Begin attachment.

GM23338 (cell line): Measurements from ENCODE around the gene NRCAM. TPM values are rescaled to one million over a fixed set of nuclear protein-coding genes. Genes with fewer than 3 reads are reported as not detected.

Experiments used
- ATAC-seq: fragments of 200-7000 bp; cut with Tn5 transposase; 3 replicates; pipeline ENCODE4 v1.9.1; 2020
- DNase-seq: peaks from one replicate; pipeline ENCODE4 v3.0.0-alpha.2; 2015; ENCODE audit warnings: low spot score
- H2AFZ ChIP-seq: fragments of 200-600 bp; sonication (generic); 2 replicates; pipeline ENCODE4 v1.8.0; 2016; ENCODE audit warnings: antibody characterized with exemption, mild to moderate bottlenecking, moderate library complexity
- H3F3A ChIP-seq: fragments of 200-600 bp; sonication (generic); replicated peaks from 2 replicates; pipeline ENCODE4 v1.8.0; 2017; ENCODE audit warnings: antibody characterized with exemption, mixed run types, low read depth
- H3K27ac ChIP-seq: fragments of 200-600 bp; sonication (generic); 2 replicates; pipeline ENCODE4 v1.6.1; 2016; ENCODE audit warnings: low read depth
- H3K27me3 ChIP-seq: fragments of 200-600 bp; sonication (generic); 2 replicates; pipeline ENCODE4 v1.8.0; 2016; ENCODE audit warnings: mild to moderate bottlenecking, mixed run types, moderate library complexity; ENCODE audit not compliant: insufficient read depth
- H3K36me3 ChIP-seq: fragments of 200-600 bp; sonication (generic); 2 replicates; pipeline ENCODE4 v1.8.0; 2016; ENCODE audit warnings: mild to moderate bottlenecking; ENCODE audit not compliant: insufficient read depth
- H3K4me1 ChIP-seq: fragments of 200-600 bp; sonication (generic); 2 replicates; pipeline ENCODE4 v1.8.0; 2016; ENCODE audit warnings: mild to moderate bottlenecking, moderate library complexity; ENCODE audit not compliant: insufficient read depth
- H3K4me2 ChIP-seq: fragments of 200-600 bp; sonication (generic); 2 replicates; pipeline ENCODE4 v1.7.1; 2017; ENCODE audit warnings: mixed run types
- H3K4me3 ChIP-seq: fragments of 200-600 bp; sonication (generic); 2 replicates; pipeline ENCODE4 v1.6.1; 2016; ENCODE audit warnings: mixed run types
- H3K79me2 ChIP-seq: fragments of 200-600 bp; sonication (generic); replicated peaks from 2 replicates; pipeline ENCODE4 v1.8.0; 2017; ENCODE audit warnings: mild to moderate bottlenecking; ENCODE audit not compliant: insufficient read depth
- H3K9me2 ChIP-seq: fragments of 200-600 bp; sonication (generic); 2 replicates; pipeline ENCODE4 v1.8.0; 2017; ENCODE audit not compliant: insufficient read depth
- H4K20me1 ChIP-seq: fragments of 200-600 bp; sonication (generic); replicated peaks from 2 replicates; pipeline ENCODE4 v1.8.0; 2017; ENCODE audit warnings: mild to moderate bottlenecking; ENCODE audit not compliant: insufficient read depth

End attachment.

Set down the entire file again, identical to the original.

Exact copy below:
GM23338 (cell line): Measurements from ENCODE around the gene NRCAM. TPM values are rescaled to one million over a fixed set of nuclear protein-coding genes. Genes with fewer than 3 reads are reported as not detected.

Experiments used
- ATAC-seq: fragments of 200-7000 bp; cut with Tn5 transposase; 3 replicates; pipeline ENCODE4 v1.9.1; 2020
- DNase-seq: peaks from one replicate; pipeline ENCODE4 v3.0.0-alpha.2; 2015; ENCODE audit warnings: low spot score
- H2AFZ ChIP-seq: fragments of 200-600 bp; sonication (generic); 2 replicates; pipeline ENCODE4 v1.8.0; 2016; ENCODE audit warnings: antibody characterized with exemption, mild to moderate bottlenecking, moderate library complexity
- H3F3A ChIP-seq: fragments of 200-600 bp; sonication (generic); replicated peaks from 2 replicates; pipeline ENCODE4 v1.8.0; 2017; ENCODE audit warnings: antibody characterized with exemption, mixed run types, low read depth
- H3K27ac ChIP-seq: fragments of 200-600 bp; sonication (generic); 2 replicates; pipeline ENCODE4 v1.6.1; 2016; ENCODE audit warnings: low read depth
- H3K27me3 ChIP-seq: fragments of 200-600 bp; sonication (generic); 2 replicates; pipeline ENCODE4 v1.8.0; 2016; ENCODE audit warnings: mild to moderate bottlenecking, mixed run types, moderate library complexity; ENCODE audit not compliant: insufficient read depth
- H3K36me3 ChIP-seq: fragments of 200-600 bp; sonication (generic); 2 replicates; pipeline ENCODE4 v1.8.0; 2016; ENCODE audit warnings: mild to moderate bottlenecking; ENCODE audit not compliant: insufficient read depth
- H3K4me1 ChIP-seq: fragments of 200-600 bp; sonication (generic); 2 replicates; pipeline ENCODE4 v1.8.0; 2016; ENCODE audit warnings: mild to moderate bottlenecking, moderate library complexity; ENCODE audit not compliant: insufficient read depth
- H3K4me2 ChIP-seq: fragments of 200-600 bp; sonication (generic); 2 replicates; pipeline ENCODE4 v1.7.1; 2017; ENCODE audit warnings: mixed run types
- H3K4me3 ChIP-seq: fragments of 200-600 bp; sonication (generic); 2 replicates; pipeline ENCODE4 v1.6.1; 2016; ENCODE audit warnings: mixed run types
- H3K79me2 ChIP-seq: fragments of 200-600 bp; sonication (generic); replicated peaks from 2 replicates; pipeline ENCODE4 v1.8.0; 2017; ENCODE audit warnings: mild to moderate bottlenecking; ENCODE audit not compliant: insufficient read depth
- H3K9me2 ChIP-seq: fragments of 200-600 bp; sonication (generic); 2 replicates; pipeline ENCODE4 v1.8.0; 2017; ENCODE audit not compliant: insufficient read depth
- H4K20me1 ChIP-seq: fragments of 200-600 bp; sonication (generic); replicated peaks from 2 replicates; pipeline ENCODE4 v1.8.0; 2017; ENCODE audit warnings: mild to moderate bottlenecking; ENCODE audit not compliant: insufficient read depth